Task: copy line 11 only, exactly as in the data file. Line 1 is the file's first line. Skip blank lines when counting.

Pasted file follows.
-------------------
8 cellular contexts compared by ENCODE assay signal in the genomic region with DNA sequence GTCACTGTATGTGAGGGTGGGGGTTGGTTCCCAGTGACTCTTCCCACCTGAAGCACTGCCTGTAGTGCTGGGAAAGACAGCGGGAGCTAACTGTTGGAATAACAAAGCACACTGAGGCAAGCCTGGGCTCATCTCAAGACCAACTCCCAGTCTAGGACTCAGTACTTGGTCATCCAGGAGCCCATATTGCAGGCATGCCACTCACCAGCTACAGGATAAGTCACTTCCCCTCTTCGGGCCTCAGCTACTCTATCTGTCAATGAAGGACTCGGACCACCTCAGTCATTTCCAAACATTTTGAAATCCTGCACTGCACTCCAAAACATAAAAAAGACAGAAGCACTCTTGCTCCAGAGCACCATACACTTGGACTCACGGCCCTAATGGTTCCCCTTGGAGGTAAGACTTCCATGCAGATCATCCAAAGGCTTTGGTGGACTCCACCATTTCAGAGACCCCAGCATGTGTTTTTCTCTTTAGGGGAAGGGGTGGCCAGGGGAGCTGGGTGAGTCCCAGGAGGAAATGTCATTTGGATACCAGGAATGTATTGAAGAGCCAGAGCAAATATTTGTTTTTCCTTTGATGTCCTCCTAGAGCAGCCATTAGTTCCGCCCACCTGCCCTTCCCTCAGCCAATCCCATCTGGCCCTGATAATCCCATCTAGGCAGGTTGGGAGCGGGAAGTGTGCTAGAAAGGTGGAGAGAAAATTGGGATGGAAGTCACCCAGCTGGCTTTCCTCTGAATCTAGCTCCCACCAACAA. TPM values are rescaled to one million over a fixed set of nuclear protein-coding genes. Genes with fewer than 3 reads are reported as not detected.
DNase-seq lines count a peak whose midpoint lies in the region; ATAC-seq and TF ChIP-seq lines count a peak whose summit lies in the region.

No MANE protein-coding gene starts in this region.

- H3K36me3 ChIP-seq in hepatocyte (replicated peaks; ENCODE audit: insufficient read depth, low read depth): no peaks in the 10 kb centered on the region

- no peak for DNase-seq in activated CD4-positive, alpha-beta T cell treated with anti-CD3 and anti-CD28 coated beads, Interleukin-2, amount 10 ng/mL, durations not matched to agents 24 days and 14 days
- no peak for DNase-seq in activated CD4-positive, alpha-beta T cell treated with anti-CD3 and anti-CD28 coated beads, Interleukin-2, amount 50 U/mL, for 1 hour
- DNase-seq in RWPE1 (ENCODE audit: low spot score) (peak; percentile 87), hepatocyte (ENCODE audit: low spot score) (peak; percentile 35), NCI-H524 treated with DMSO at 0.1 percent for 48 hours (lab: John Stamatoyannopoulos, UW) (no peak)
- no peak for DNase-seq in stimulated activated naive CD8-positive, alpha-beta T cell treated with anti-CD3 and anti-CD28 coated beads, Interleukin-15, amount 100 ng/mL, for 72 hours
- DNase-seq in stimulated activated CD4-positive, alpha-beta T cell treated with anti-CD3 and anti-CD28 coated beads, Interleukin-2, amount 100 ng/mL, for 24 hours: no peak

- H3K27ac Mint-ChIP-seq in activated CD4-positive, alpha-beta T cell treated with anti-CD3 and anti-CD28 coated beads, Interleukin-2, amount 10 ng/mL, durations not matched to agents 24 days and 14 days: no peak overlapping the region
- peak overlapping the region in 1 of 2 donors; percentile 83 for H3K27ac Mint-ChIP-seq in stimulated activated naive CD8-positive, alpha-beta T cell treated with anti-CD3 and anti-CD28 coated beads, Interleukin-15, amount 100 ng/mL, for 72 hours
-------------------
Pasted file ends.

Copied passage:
- peak overlapping the region in 1 of 2 donors; percentile 83 for H3K27ac Mint-ChIP-seq in stimulated activated naive CD8-positive, alpha-beta T cell treated with anti-CD3 and anti-CD28 coated beads, Interleukin-15, amount 100 ng/mL, for 72 hours